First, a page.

Mummy Portrait of a Man, 2nd century
Imperial Roman
Egypt, possibly Al Fayyūm region
Encaustic paint on wood
17 ¾ × 10 5/8 in. (45.1 × 27 cm)
CA 7013

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Created using hot wax and pigments on a wood panel, a technique known as encaustic painting, this is a portrait of a mature man who may have been in his 30s. Like in other Roman funerary portraits, the figure is depicted with angled shoulders and a frontal face. The man’s dark hair is combed neatly over his forehead, and his mustache and beard are curly. White highlights were added to the brow, eyes, nose, and upper lip, emphasizing the three-dimensionality of the image. The vertical purple band on his toga suggests he was an official. The clipped top corners and the lack of paint at the bottom are the result of how the wooden panel was inserted into the mummy wrappings in place of a funerary mask. 

Scientific analysis of the materials places the creation of this funerary portrait between 150–200 CE. The date is narrowed further by stylistic features: the hairstyle and beard are typical of the Antonine period (138–192 CE). Scholar Klaus Parlasca, who published the corpus of all known Roman mummy portraits, suggested a more specific date of around 170/180 CE, during the reign of Marcus Aurelius (161–180 CE).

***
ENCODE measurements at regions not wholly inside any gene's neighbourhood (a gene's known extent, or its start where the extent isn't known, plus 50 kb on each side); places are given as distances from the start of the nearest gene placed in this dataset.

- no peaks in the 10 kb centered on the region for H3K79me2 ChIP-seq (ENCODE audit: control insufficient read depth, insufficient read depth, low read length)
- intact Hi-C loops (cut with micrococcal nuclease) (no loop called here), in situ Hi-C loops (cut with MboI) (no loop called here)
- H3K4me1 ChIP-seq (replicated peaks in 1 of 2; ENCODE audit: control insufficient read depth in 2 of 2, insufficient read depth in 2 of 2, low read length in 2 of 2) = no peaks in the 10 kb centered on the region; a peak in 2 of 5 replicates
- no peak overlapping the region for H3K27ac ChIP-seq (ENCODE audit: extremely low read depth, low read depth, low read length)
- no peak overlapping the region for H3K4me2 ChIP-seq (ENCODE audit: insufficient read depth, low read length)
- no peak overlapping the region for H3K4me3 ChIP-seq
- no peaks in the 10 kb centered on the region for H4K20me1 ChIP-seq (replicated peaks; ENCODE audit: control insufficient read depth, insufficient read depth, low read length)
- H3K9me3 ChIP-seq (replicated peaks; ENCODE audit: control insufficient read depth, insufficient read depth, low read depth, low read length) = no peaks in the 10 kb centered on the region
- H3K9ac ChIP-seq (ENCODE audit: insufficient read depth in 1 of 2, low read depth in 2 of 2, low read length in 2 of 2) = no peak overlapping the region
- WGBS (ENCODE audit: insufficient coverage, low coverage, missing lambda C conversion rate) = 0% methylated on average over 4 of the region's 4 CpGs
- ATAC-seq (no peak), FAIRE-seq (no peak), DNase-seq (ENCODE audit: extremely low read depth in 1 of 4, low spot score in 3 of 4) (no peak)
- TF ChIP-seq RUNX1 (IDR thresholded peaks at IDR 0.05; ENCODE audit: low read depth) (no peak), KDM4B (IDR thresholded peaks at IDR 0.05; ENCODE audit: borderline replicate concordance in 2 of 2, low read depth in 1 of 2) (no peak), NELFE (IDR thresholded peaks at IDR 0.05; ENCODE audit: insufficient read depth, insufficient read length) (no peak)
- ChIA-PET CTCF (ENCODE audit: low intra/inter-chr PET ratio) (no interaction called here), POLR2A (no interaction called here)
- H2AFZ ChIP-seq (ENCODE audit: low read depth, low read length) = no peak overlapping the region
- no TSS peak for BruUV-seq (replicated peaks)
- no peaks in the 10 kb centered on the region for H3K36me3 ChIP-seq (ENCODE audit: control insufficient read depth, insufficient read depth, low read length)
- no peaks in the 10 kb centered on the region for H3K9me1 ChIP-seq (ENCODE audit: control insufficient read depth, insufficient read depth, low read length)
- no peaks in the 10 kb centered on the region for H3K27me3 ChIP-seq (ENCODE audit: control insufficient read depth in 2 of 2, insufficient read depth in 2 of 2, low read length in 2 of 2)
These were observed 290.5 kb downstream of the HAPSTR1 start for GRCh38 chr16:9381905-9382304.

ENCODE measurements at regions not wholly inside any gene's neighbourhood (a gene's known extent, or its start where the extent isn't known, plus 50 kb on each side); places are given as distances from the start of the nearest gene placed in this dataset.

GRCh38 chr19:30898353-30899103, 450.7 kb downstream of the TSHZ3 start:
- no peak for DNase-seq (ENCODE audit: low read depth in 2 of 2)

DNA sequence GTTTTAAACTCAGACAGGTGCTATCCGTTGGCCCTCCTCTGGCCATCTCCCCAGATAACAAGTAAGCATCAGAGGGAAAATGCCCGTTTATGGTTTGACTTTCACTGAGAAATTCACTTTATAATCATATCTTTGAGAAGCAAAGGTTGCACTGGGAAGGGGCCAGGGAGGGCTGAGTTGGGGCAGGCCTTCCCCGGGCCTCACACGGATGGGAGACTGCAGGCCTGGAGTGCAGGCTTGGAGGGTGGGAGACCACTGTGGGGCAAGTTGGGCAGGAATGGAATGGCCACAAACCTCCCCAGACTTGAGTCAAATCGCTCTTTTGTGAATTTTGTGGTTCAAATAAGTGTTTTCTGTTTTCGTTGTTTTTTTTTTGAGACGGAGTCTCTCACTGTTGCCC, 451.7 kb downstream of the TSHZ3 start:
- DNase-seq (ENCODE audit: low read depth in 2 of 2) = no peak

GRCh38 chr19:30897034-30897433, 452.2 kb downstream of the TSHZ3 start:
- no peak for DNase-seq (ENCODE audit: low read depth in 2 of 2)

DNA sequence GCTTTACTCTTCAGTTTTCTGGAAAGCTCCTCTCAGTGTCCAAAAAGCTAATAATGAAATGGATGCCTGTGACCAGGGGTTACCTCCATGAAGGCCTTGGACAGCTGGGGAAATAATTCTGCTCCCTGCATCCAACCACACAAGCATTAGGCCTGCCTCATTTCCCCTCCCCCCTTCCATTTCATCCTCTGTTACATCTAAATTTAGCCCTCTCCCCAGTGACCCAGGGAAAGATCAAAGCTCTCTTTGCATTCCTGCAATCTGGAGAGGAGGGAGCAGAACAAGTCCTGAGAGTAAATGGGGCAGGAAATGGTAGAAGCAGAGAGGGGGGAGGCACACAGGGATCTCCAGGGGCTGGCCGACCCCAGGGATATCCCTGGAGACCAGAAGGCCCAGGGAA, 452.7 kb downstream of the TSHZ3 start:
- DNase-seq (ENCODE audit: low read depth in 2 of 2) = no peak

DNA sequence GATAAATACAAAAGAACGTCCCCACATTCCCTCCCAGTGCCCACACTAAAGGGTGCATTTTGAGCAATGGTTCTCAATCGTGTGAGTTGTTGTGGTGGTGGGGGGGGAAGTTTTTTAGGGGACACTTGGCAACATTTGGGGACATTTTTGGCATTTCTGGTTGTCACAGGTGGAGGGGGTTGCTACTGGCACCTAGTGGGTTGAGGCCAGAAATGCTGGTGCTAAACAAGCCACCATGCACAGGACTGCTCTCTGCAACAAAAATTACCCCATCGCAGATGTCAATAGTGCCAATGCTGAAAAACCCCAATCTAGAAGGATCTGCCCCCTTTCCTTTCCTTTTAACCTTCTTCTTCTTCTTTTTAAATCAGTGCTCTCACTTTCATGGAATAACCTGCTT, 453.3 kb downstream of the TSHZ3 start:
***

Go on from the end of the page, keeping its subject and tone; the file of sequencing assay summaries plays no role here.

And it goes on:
This mummy portrait is most likely from Al Fayyum, a basin in Egypt known for caches of well-preserved mummies that were found in the 19th and early 20th centuries. The early discovery of these works means they often lack archaeological details or information about the accompanying mummy. There are multiple theories as to when the portraits were painted: possibly during the lifetime of the individual (and displayed in the home prior to their use at burial) or after their death. Studies of the portraits still with their mummies suggest that they represent the relative age of the deceased.